Texas Judge Rules that Marijuana Use in Colorado, Where It Is Legal, Should Not Result in Penalties in Texas, Where It Is Not

While a small number of states around the country have removed most legal restrictions on marijuana, Texas continues to classify it as a controlled substance. Beyond penalties under Texas drug crime law, marijuana use can result in professional sanctions, especially when a person’s career requires state licensure. State professional licensing boards require licensees to follow certain ethical or disciplinary rules. Last year, a Texas administrative law judge (ALJ) made an unusual recommendation in a case involving a teacher facing a license suspension for admitted marijuana use. The ALJ recommended that the teacher face no discipline because the alleged offense occurred in Colorado, where marijuana use is not illegal. Tex. Educ. Agency v. Roland, SOAH Docket No. 701-16-4719.EC, prop. dec. (Tex. SOAH, Jan. 10, 2017). The Texas Education Agency (TEA) ultimately decided not to pursue disciplinary proceedings.Under Texas law, the offense of possession of marijuana ranges from a Class B misdemeanor, for possession of no more than two ounces, to a felony punishable by life imprisonment if the amount exceeds 2,000 pounds. Tex. Health & Safety Code § 481.121. In Colorado, voters approved Amendment 64 in 2012, which amended the state constitution to make “marijuana…legal for persons twenty-one years of age or older.” Col. Const. Art. XVIII, § 16.

Teachers in Texas must have an “educator certificate” issued by the State Board for Educator Certification. Maintaining this certificate requires compliance with the Texas Educators’ Code of Ethics (COE). The complaint in Roland alleged violations of Standards 1.7 and 1.10 of the COE, which require that educators “comply with state regulations, written local school board policies, and other state and federal laws;” and that they “be of good moral character and be worthy to instruct or supervise the youth of this state.” 19 Tex. Admin. Code §§ 247.2(1)(G), (J). Other professional codes of conduct make more specific mention of drug laws. Physicians licensed in Texas, for example, may be subject to disciplinary proceedings for offenses involving “substance abuse or substance diversion…whether or not there is a complaint, indictment, or conviction.” 22 Tex. Admin. Code § 190.8(2)(R)(xii).

In 2015, the respondent in Roland was working for a public high school in El Paso, Texas. A former school district employee reportedly sent several emails to district administrators that February, alleging that another teacher was selling drugs. The emails provided a list of names, including the respondent’s, with no specific allegations against them.

An administrator interviewed the respondent, and she “stated that she occasionally did smoke marijuana,” but she had not done so for several months. Roland, prop. dec. at 5. While breath and urine tests were negative, a hair test was positive for marijuana. At the ALJ hearing, the respondent testified “that she had consumed an edible product containing marijuana during Christmas break 2014-2015, while on vacation in the state of Colorado.” Id. at 6.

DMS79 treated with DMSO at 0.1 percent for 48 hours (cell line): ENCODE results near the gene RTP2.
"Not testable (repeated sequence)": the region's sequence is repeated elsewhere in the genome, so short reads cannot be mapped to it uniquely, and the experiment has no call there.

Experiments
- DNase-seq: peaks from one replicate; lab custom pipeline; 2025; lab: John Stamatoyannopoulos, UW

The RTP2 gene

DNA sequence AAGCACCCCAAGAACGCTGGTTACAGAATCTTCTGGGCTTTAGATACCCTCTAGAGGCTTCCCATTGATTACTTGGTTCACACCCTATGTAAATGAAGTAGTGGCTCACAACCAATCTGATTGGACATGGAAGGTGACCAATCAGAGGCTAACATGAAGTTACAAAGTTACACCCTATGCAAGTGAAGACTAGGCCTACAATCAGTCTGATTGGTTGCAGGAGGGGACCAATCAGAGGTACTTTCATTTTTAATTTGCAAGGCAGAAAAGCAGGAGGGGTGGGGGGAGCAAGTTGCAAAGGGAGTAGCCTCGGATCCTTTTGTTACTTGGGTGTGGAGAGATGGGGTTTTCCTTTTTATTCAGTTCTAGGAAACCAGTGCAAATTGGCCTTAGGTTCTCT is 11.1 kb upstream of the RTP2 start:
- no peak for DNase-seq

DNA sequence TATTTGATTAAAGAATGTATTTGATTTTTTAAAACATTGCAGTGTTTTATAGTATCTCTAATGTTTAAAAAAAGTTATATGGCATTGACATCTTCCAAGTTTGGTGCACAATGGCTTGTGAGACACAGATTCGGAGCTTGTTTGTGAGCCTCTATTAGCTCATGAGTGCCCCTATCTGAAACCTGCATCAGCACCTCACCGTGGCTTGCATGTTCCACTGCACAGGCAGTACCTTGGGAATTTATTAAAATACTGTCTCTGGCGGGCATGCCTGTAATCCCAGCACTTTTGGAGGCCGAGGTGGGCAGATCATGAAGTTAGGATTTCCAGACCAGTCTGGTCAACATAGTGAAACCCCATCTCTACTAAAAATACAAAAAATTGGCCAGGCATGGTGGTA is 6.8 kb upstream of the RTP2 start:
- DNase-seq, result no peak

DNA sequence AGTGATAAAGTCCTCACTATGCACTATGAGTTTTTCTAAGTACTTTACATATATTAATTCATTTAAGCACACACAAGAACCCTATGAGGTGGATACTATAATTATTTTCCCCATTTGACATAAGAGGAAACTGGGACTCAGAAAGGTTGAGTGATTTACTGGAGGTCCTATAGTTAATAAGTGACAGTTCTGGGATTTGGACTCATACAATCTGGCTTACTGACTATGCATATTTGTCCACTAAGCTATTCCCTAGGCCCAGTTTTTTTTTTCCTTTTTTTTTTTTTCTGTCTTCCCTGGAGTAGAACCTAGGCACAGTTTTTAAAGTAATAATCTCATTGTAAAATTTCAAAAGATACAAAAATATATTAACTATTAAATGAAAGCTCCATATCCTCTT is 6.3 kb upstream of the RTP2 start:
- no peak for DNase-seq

The ALJ recommended against disciplinary action, noting that there was no evidence that the respondent used marijuana at school, or even within the state of Texas. Since marijuana use is legal in Colorado, no crime was committed. On the question of “worthiness to instruct,” the ALJ compared using marijuana in Colorado to “legally gambl[ing] in Nevada.” Id. at 11.

These blog posts are meant to be illustrative only. Unless expressly stated to the contrary herein, these matters are not the result of any legal work of Michael J. Brown, but are used to communicate a particular point of view. Michael J. Brown does not claim credit for any legal work done by any lawyer or law firm either generally or specifically, with respect to the matters contained in this blog.

Michael J. Brown is a board-certified marijuana crime attorney who has practiced in West Texas for more than two decades, defending people against alleged state and federal charges. You can contact us today online or at (432) 687-5157 to schedule a confidential consultation with an experienced and skilled criminal justice advocate.

More Blog Posts:

Texas Police Departments End Use of Drug-Testing Kits with History of False Positive Results, Texas Criminal Lawyer Blog, November 2, 2017

Federal Appellate Court Identifies Additional Consequence of Conflict Between Federal and State Marijuana Laws, Texas Criminal Lawyer Blog, November 2, 2017

Law Enforcement Tactic Originally Authorized for Anti-Terror Operations Reportedly Being Used in Drug Enforcement Instead, Texas Criminal Lawyer Blog, June 25, 2017

 

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